The Church Teaches

Consider these excerpts from the Catechism of the Catholic Church.

  • A man and a woman united in marriage, together with their children, form a family. This institution is prior to any recognition by public authority, which has an obligation to recognize it. It should be considered the normal reference point by which the different forms of family relationship are to be evaluated (CCC 2202).
  • The family is the original cell of social life (CCC 2207).
  • The importance of the family for the life and well-being of society entails a particular responsibility for society to support and strengthen marriage and the family. Civil authority should consider it a grave duty “to acknowledge the true nature of marriage and the family, to protect and foster them, to safeguard public morality, and promote domestic prosperity” (CCC 2210, quoting Gaudium et Spes 52).

The message is clear: the family is sacred and society is obligated to protect, support, and defend it. What we are experiencing today is a systematic failure of society in these duties, from the redefinition of marriage to include same-sex couples to no-fault divorce laws, widespread acceptance of contraception, the scourge of abortion, and the infestation of pornography. These have all become “hot button” political issues and the one thing they all have in common is their contribution to the breakdown of family life.

What Do We Do?

The picture is grim, but we have reason for hope. Christ has defeated the devil and as long as we put on the armor of Christ, to paraphrase St. Paul, the devil cannot prevail against us. This Sunday’s reading from St. Paul’s letter to the Colossians instructs us to put on “compassion, kindness, humility, gentleness and patience” (Col 3:12), and over all these “put on love” (Col 3:14). It is no accident that St. Paul places these instructions immediately before his advice on how husbands and wives, parents and children should behave toward one another.

There are good families out there. Remember that half of marriages don’t end in divorce. My grandparents just celebrated their 70th wedding anniversary this year. There are many more couples like them. We all have examples of broken marriages in our lives, but we also have examples of families staying together. For every negligent and abusive parent, there are many more good, loving parents. For every mother or father who has given up, there are many more who are trying, sometimes struggling against great obstacles, who need our love and support. Families don’t stay together because they are perfect. Families stay together because they are willing to forgive each other’s imperfections. As St. Paul reminds us, love is patient, kind, bears all things and keeps no record of wrongs (cf. 1 Cor 13:4-8).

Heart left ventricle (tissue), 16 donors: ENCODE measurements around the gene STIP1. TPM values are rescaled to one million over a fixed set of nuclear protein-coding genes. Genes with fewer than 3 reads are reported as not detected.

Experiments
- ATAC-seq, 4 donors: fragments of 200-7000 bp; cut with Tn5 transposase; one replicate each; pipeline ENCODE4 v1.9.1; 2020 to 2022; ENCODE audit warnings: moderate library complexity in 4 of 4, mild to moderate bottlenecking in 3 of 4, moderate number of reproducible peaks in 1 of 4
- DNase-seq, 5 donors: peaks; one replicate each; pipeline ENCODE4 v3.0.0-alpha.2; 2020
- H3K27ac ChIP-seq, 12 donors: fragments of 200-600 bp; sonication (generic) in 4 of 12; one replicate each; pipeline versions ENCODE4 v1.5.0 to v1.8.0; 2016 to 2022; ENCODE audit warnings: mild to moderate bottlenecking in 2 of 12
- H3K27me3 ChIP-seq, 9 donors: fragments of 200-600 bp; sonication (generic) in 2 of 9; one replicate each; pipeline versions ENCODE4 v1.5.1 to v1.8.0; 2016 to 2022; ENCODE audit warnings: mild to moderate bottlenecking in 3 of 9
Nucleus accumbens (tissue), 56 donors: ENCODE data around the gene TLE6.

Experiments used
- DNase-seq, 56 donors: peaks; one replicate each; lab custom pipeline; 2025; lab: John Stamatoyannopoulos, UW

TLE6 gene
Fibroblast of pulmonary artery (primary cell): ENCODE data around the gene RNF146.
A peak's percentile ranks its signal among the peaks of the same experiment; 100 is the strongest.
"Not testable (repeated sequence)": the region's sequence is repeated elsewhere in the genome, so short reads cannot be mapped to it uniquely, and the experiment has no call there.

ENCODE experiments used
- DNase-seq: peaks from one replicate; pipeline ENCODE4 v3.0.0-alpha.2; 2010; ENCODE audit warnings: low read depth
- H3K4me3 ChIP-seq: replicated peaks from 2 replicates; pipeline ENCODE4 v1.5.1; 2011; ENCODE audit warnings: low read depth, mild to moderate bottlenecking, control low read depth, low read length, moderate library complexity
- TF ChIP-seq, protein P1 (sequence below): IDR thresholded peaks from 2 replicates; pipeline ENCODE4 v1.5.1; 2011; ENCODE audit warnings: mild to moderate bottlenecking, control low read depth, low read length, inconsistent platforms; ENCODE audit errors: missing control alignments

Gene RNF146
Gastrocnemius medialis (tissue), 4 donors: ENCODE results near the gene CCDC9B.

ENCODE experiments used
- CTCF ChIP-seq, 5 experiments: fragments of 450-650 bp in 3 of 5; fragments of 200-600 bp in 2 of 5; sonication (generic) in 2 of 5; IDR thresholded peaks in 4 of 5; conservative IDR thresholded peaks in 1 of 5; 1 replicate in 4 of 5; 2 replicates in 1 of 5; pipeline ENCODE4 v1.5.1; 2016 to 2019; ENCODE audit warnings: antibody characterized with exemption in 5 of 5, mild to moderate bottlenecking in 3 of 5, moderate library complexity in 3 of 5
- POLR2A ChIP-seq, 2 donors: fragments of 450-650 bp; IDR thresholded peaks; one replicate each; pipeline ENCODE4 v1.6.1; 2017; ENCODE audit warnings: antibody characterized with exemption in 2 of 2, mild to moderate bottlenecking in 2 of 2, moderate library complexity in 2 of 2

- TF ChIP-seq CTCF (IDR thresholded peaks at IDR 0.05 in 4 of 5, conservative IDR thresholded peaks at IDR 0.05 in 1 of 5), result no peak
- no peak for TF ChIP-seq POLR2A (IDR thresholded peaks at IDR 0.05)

There may not be a lot of “perfect families” out there, but there are many, many good families, and many families who are trying to be better.

College students may not think any of this has immediate relevance in your lives because most of you are not yet married and don’t have children of your own. But this is just when these teachings matter the most. Because you have the chance now to form yourself — or, more accurately, to let God form you — into a holy husband, wife, father or mother.

The Catechism calls the Christian family a domestic church (CCC 2204). The family is meant to be a community of faith, hope and love. It is the classroom where we first learn the difference between right and wrong; where we first learn obedience; where we first learn how to pray. It is where we first learn to put others’ needs before our own. It is where we learn the meaning of sacrifice. It is where we first learn to love. The family, like the Church, is the place where sinners learn to become saints.

If we want our families to be holy families, we need to become holy ourselves. We need to hold fast to prayer, participate in the sacraments regularly (especially Confession and Eucharist), and listen to the teachings of the Church. A good place to start is with a renewed devotion to the Holy Family of Jesus, Mary and Joseph.